1. Expert Q&A: Living well as a carer - Thurs 29 August, 3-4pm

    As a carer for a person living with dementia, the needs of the person you care for will often come before your own. You may experience a range of difficult emotions and you may not have the time to do all the things you need to do. Caring can have a big impact on both your mental and physical health, as well as your overall wellbeing.

    Angelo, our Knowledge Officer (Wellbeing) is our expert on this topic. He will be here to answer your questions on Thursday 29 August between 3-4pm.

    You can either post questions >here< or email them to us at talkingpoint@alzheimers.org.uk and we'll answer as many as we can on the day.

  1. R mill

    R mill New member

    Mar 2, 2019
    6
    Hi everyone
    My father has altzeimers and we have had to put him in care for his own safety but he has become aggressive there. I don’t think the nursing home can help any longer he also tries to escape.
    The doctors has prescribed lorazepam but only for a week after that if it doesn’t work I think they’ll ask him to leave. I’m looking for another care home that has a Demenia unit but some are unwilling to take him if hes Aggressive. At what point does anyone help us ? the mental health nurse is useless and social services don’t seem bothered, we are self funding even though I have asked mental health to apply for CHC any one got any suggestions myself and my brother are at our witts end !
     
  2. chickenlady

    chickenlady Registered User

    Feb 28, 2016
    94
    Make an appointment to speak to his GP and ask for him to be referred to a new mental health team, there is always choice so don't go back to the first team if you don't have confidence in them. Also look up specialist dementia nursing homes and drop in on spec talk to the matron or owner and ask to be shown round, ask when they'll have space and how they cope with aggression, a good well managed home will have strategies for dealing with aggression. He'll need nursing care not a residential home as he'll need a higher level of qualified staff.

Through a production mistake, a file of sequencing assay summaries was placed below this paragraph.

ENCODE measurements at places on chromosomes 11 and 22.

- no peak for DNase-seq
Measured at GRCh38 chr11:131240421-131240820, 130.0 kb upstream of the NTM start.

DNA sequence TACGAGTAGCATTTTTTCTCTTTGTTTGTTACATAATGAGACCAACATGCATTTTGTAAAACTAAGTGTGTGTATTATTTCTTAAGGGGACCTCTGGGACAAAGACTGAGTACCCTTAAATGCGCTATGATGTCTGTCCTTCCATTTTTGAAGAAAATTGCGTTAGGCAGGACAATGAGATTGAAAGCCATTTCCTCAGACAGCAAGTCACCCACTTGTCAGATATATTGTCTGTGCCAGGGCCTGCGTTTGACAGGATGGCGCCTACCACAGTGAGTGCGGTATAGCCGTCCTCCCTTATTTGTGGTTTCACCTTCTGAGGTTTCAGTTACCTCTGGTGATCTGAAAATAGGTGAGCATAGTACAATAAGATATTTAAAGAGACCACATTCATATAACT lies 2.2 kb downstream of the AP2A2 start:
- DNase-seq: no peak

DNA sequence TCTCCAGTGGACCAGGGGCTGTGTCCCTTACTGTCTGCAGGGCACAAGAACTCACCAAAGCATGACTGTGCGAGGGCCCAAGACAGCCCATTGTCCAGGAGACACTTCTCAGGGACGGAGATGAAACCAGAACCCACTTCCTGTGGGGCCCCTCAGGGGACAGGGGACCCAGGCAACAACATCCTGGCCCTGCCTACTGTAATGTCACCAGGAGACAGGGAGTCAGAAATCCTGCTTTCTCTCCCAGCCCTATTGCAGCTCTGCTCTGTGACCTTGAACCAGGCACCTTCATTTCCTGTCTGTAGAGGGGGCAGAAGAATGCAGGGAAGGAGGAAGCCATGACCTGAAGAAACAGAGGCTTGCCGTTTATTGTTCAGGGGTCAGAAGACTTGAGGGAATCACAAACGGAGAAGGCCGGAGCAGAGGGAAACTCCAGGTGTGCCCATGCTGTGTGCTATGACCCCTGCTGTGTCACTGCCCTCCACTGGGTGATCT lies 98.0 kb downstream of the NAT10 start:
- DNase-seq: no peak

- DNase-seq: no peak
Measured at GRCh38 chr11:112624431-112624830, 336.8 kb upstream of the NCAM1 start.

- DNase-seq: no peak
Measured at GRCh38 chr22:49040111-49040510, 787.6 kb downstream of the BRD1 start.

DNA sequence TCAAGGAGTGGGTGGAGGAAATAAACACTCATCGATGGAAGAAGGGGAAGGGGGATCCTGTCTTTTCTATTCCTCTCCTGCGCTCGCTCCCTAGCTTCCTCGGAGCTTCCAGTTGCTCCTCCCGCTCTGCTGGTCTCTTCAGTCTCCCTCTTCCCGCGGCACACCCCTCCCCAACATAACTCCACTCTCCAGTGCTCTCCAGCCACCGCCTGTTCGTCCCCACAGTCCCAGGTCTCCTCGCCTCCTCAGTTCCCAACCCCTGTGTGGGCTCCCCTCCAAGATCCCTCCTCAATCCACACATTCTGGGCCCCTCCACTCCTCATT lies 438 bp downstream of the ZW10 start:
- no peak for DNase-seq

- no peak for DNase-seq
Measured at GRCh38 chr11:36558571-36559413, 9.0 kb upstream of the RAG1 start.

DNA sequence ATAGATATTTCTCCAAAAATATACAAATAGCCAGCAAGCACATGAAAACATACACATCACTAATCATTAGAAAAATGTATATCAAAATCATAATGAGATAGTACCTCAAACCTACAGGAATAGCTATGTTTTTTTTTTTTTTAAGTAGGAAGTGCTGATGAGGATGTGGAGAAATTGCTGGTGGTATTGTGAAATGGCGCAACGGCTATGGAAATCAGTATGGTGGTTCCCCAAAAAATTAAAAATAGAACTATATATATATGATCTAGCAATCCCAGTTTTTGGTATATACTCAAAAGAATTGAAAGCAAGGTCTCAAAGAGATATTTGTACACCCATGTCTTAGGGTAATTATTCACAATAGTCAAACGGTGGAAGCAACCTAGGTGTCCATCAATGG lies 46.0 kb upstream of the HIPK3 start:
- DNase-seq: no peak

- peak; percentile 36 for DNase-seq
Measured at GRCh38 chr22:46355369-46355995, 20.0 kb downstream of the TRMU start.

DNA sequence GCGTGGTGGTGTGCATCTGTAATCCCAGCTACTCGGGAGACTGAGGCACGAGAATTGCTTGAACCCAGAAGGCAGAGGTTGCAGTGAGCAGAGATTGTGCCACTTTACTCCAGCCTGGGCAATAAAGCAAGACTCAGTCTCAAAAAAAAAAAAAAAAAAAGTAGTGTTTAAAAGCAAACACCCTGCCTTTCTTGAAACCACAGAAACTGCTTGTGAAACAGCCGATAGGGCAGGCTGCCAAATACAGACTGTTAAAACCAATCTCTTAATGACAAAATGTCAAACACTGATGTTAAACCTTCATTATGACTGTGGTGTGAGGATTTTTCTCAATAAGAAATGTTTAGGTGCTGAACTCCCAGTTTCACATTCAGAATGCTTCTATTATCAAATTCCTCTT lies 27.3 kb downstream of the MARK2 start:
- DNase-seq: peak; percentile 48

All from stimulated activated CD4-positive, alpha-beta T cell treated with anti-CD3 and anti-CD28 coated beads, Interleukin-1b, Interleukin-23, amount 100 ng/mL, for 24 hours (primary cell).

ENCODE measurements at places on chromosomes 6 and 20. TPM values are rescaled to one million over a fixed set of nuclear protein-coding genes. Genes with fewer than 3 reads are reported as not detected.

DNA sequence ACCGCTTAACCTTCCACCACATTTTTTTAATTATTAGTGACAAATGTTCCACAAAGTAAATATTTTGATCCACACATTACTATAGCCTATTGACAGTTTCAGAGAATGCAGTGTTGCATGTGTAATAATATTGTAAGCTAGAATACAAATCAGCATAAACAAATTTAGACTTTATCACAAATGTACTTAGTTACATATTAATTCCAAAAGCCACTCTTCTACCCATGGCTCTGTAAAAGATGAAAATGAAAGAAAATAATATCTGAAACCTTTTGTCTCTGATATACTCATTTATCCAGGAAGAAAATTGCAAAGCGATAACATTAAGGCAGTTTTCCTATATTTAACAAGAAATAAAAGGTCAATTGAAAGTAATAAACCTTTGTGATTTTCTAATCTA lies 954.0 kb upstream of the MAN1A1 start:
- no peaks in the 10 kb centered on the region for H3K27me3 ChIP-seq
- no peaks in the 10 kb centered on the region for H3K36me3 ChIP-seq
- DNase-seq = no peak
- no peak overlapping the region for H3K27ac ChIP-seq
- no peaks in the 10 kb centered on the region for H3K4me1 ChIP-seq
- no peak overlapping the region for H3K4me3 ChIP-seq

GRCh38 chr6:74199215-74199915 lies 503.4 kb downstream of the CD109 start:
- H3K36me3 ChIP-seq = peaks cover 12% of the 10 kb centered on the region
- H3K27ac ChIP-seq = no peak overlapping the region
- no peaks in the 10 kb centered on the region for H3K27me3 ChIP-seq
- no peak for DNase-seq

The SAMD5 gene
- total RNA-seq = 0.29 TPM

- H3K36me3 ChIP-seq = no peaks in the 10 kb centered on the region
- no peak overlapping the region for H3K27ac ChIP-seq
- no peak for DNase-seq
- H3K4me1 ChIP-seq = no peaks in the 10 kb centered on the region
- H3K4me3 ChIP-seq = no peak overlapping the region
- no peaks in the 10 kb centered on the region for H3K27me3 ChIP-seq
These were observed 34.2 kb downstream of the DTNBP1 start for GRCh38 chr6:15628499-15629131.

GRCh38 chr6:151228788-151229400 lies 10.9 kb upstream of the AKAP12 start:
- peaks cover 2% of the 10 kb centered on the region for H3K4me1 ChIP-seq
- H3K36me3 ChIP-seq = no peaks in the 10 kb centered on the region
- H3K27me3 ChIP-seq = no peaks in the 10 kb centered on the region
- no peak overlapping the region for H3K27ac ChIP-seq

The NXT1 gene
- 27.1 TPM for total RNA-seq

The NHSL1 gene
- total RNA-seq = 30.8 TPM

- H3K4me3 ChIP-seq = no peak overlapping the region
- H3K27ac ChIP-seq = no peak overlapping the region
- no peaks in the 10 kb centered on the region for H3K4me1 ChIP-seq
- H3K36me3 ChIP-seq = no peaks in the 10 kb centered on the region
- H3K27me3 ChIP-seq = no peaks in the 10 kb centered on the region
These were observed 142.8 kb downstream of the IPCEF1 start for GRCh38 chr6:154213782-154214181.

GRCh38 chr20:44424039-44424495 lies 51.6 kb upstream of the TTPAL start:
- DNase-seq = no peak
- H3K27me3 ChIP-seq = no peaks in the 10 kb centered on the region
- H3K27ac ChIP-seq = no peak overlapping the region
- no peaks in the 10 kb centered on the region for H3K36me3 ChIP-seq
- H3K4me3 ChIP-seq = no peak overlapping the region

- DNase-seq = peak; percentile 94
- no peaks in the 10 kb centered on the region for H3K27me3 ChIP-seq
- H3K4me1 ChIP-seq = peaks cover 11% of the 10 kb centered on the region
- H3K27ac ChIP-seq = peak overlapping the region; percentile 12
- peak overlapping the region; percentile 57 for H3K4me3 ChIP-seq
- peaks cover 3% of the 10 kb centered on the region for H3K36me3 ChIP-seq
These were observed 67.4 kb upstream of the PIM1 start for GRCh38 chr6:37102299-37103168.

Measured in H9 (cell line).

3. R mill

    R mill New member

    Mar 2, 2019
    6
     
  4. R mill

    R mill New member

    Mar 2, 2019
    6
    Hi thank you never thought to go back to his own gp lol
    A gp came to the home and was very nice prescribed him the lorazepam but the home didn’t get it for three days in this time he’s gone into another residents room and tried to shake him in the middle of the night. It so distressing my father would be mortified if he new the things he done in the last few months.
    he’s gone down hill so fast since last September. I really don’t know how much more stress we can cope with.
     
  5. chickenlady

    chickenlady Registered User

    Feb 28, 2016
    94
    Don't feel ashamed or embarrassed to make a fuss and tell them to get it right, you only get 1 chance to make his final days comfortable and calm. If need be find a new home or talk to his or your GP about getting support to have him home if that's what you want to do. What some people describe as aggression might just your Dad reacting to being told off, physically moved away from someone else or stemming from his confusion rather than staff with a calm caring approach.
     
  6. R mill

    R mill New member

    Mar 2, 2019
    6
     
  7. R mill

    R mill New member

    Mar 2, 2019
    6
    Trust me I’ve been giving them loads they’re care has been some what neglective and as for aggression I’ve seen it first hand. We tried him at home woth my son moving in but he went for him grabbing him by the throat and so we soon realised that he needs proper care he’s on a dols because of him trying to climb out of windows and over walls. It’s just hard to believe it’s the same person.
     
  8. chickenlady

    chickenlady Registered User

    Feb 28, 2016
    94
    That's the trouble, it's like a different person inhabiting a loved ones body. The person you knew is gone before they're actually gone. Good luck.
     
  9. MaNaAk

    MaNaAk Registered User

    Jun 19, 2016
    1,227
    Essex
    Dear R Mill,

    I've just found your thread and I am going to be following it with great interest because dad has become aggressive as well. He has been in his care home since July and one and a half weeks ago they put him on half a tablet of memantine.